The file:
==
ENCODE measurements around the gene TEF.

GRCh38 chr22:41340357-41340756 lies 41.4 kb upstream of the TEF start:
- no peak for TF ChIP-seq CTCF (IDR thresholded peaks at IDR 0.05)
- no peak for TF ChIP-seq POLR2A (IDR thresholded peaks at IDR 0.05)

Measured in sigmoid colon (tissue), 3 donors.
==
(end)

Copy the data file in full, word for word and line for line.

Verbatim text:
ENCODE measurements around the gene TEF.

GRCh38 chr22:41340357-41340756 lies 41.4 kb upstream of the TEF start:
- no peak for TF ChIP-seq CTCF (IDR thresholded peaks at IDR 0.05)
- no peak for TF ChIP-seq POLR2A (IDR thresholded peaks at IDR 0.05)

Measured in sigmoid colon (tissue), 3 donors.